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Climate Change in Africa: What Does It Look Like?

Authors: Oh Ee Ting, Toh Jo Lyn Megan

Editor: Tan Chok Geow


From 1960, every decade has been hotter than its previous one with 2010s being the hottest decade on record (Meyer, 2020).


The latest report published by the Intergovernmental Panel on Climate Change (IPCC) reiterates that climate change is indubitably human-driven (2021). Not a single region is unscathed as countries grapple with unprecedented high global temperatures, increasing weather extremes, and rising sea levels. However, the impacts of climate change are not felt equally. As a result of their unique sociopolitical factors, countries face varying degrees of climate risk. Among them, Africa remains one of the most vulnerable regions.


Why is Africa so susceptible to climate change?


Vulnerability is assessed by 3 conditions; “exposure, sensitivity, and adaptive capacity” (McCarthy et al., 2001). Exposure is characterised by one’s location and changes in physical conditions such as temperature and precipitation. Sensitivity refers to the predisposition of different groups to respond to climate change. For example, a wheelchair-bound person is more sensitive to flooding due to their inability to get onto an elevated platform quickly to seek shelter. Lastly, adaptive capacity is a measure of one’s socioeconomic ability to adapt to the direct and indirect effects of climate change.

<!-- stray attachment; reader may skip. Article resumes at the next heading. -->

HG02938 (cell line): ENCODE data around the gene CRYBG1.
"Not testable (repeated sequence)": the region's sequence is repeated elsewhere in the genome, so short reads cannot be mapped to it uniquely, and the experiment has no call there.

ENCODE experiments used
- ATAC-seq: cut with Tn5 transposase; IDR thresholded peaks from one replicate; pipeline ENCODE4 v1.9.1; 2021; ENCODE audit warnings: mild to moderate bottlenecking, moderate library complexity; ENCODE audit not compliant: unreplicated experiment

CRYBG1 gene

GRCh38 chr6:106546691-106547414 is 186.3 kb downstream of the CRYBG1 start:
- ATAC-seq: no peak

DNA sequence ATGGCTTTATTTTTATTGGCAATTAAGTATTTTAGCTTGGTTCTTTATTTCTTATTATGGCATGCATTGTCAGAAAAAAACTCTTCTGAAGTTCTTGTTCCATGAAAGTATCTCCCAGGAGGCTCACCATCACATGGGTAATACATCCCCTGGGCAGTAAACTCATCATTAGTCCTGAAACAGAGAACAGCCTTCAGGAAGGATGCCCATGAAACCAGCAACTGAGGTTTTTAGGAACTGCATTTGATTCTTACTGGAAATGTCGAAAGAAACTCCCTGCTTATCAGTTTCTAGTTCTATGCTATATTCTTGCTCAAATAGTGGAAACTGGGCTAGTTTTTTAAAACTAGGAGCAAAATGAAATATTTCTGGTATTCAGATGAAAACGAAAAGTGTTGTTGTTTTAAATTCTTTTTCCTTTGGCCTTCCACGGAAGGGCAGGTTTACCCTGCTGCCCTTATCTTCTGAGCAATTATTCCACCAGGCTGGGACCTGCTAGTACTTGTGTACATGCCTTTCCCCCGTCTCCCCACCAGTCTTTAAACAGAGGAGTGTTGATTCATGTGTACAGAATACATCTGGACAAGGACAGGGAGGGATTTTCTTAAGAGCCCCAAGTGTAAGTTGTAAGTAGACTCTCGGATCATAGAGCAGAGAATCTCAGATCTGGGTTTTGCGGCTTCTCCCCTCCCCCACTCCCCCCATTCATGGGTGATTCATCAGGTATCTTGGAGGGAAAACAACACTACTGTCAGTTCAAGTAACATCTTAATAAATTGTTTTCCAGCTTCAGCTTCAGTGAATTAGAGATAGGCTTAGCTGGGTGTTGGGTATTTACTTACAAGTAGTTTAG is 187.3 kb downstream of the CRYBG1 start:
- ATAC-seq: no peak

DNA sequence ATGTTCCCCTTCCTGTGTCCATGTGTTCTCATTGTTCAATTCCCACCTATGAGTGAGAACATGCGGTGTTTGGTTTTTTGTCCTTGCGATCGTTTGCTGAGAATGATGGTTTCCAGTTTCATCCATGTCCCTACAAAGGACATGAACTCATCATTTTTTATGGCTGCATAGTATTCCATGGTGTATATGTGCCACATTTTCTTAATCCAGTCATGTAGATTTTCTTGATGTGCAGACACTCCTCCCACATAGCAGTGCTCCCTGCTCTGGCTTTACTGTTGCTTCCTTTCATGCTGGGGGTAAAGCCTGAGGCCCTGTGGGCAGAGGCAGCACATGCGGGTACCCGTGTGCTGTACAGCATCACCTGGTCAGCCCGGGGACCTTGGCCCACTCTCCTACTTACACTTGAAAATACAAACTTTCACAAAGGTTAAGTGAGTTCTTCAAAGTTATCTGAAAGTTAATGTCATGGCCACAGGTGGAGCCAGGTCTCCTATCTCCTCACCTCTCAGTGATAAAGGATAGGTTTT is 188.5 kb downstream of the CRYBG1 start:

Firstly, Africa is extremely vulnerable due to the sensitivity of its populations (Boko et al., 2018). 60% of Sub-Saharan Africa’s population depends on agriculture as a main source of income and a whopping 95% of these farmers are reliant on rainfall to water their crops (Jemima et al., 2021). Increased exposure to climate hazards such as high temperatures, droughts and extreme rainfall, and can reduce crop productivity. This will have adverse impacts on livelihoods, food security and economic development. It is evident that climate implications are far-reaching and affect all sectors of the economy.


More importantly, Africa is lacking in climate resilience due to its poor adaptive capacity. Currently, it is plagued by factors such as widespread poverty, poor quality of governance, undeveloped state infrastructure, and high levels of conflict (Boko et al., 2018). According to the World Bank, about 40% of its population lives in abject poverty (2021). This means that when climate disasters happen, the poor are left reeling from the impacts and are reliant on state intervention to rebuild their lives.